Presentation on theme: "Model of Service Learning and Recruitment The Worcester State University and the RFK Children’s Action Corps Fellowship in Social Welfare: RFK’s Administration."— Presentation transcript:
Model of Service Learning and Recruitment The Worcester State University and the RFK Children’s Action Corps Fellowship in Social Welfare: RFK’s Administration Terence Shanley, Sr. VP WSU’s Binienda Center for Civic Engagement Mark Wagner, Ph.D. RFK’s Lancaster Campus Director David Tivnan Urban Studies, Criminal Justice, Psychology, Sociology, Nursing, Communications
Historical Backstory: What is the history of RFK Children’s Action Corps? What social services does RFK provide? How does the WSU – RFK Fellowship forward its mission?
At Risk Youth – RFK’s Lancaster Campus: Services for more than 50 boys and girls ranging in age from 7 to 18. Clients referred by the Commonwealth remain in residence anywhere from one month to one year. Residential care for children with short-term needs, as well as day and after-school programs for off-campus students.
January – March: Informational Sessions at WSU March – May: Interviews of Interested students May: Site Visit to RFK Lancaster Campus On-Going: Filing for Internships with Department June – August Summer-long Training The Fellows Program Created to attract, develop and retain future leaders Begins with paid summer training before a student’s senior year Selects successful students for paid, 6-credit program based on job performance and potential. Offers full time, benefitted employment on graduation Yearly Cycle
+ for RFK An educated workforce Flexibility in filling weekend and evening shifts Recent graduates familiar with the system A more stable workforce and reduction in turnover Employees on fast track for promotion
+ WSU Students Full time employment throughout the summer Half time employment for 2 semesters / 3 credits per semester Training: First Aid/CPR crisis intervention suicide prevention trauma care human rights Weekly individual supervision and an assigned mentor Guaranteed full time employment upon graduation!
+ for University Students are introduced to Life Planning Junior Year Interdisciplinary, experiential learning allows for advancing strategic plan Partnership provides resources for paid service learning Model for defining strategic partnerships and studying civic footprints
“One of the outcomes that I’ve learned from this job is how to build relationships with clients... The biggest challenge for them is getting the world on their side. They feel like everyone is against them. You have to learn how to cope with them and connect on their level and they will achieve great things. Being there for them, actually listening to them without being judgmental, is what these kids need.” - 2013-14 Fellow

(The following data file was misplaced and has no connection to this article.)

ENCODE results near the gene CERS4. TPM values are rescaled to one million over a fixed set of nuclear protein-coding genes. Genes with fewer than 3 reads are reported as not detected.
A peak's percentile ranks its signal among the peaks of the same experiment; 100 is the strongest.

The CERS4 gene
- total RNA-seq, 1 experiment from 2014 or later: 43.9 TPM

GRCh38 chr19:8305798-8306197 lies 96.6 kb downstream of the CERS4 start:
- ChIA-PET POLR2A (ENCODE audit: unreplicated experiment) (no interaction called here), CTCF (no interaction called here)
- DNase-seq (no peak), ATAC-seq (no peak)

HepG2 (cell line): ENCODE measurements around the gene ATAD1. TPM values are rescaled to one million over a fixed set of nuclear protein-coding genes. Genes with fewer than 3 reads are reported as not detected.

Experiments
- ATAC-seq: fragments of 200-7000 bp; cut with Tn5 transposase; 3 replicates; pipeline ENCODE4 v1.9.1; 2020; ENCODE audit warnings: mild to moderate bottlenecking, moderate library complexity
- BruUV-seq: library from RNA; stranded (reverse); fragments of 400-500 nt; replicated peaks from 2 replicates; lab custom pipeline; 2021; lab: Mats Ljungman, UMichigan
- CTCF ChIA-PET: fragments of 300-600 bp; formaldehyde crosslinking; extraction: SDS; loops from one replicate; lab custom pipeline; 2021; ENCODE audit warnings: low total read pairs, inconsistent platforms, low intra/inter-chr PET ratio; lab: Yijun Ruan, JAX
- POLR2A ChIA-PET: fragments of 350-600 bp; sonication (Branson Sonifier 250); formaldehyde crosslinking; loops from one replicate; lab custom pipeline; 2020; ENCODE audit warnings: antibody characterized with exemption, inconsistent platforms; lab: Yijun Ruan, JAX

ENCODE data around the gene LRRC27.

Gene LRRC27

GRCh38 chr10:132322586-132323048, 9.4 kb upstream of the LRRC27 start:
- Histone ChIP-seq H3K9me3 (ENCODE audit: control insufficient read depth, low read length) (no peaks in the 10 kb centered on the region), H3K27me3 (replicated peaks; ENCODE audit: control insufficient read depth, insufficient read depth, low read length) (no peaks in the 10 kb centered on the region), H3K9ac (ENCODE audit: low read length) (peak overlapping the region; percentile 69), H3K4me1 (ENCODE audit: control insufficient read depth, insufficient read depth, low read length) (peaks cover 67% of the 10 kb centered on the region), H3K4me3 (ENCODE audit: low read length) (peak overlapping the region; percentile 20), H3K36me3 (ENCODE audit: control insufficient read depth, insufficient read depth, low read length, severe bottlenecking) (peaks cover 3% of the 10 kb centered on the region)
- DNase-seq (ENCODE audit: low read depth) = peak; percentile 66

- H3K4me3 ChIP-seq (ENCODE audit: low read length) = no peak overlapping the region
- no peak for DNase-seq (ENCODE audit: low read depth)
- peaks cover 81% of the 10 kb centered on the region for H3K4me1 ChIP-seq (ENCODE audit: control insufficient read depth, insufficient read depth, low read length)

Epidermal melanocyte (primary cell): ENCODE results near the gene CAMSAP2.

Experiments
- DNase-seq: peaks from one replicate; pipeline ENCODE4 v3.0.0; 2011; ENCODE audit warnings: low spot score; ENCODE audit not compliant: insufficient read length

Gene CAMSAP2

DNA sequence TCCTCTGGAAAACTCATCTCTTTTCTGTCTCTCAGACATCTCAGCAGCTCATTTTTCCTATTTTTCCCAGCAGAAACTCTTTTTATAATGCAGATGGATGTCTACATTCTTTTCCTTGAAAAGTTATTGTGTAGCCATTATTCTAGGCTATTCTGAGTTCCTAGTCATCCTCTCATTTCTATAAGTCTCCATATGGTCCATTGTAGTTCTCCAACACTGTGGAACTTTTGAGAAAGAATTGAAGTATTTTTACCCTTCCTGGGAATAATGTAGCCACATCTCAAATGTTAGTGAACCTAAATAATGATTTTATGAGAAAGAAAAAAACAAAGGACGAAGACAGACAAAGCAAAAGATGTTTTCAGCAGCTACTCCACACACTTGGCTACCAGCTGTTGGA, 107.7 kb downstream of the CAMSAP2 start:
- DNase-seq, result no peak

“...I have learned that the entire process to reach that outcome is a highly individualized process for each child and no two are the same. In most cases, the goal is reunification with their family of origin or placement with a foster family, but some children's plans may include focuses on a particular problematic behavior, issue with school, or legal problem... I am often not involved in the planning processes or in setting goals for the children, but rather am tasked with providing a stable and safe environment to assist the children in reaching their goals.” - 2014-15 Fellow
“The hardest part... is the realization that I am not a superhero. It is very easy to start... with a "savior" mentality and to become discouraged when children make decisions that sabotage their own progress or ruin it all together.” “At the end of the day, the children are individuals who make their own decisions, I cannot make choices for them, so I have to keep in mind that my role is limited to guiding and role modeling. The children have the greatest responsibility for their own future.” - 2014-15 Fellows
"The hardest thing for me was building the relationships. You can know the ules and ask kids to follow the rules, but until you have formed relationships with the clients they don't always listen. Walking into the program there are 16-18 kids and one of you. You have to learn their names and build relationships immediately, because the sooner you have these relationships in place the sooner you can work with them to improve their lives”. 2013-14 Fellow advanced to Full-time employee
“Justice, dignity, equality – these are words which are often used loosely, with little appreciation of their meaning. I think that their meaning can be distilled into one goal: that every child in this country live as we would want our own children to live.” Robert F. Kennedy Q & A